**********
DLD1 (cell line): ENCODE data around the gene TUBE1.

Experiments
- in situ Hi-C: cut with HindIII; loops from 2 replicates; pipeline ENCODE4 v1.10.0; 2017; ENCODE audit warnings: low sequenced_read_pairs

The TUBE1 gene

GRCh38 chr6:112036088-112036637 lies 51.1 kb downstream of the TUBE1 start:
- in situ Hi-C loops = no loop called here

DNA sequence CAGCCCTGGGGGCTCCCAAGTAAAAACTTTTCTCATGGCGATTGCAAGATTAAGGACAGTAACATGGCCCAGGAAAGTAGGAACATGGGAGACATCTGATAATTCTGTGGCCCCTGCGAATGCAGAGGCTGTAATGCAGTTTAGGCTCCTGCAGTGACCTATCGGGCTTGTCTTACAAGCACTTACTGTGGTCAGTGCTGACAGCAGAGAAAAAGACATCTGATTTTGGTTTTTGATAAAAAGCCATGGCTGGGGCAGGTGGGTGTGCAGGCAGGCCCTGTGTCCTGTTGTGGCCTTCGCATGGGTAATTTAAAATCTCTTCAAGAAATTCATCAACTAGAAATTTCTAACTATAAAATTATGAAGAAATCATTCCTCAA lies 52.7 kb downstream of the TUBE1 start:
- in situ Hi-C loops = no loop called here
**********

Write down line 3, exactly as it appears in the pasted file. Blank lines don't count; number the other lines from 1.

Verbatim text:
- in situ Hi-C: cut with HindIII; loops from 2 replicates; pipeline ENCODE4 v1.10.0; 2017; ENCODE audit warnings: low sequenced_read_pairs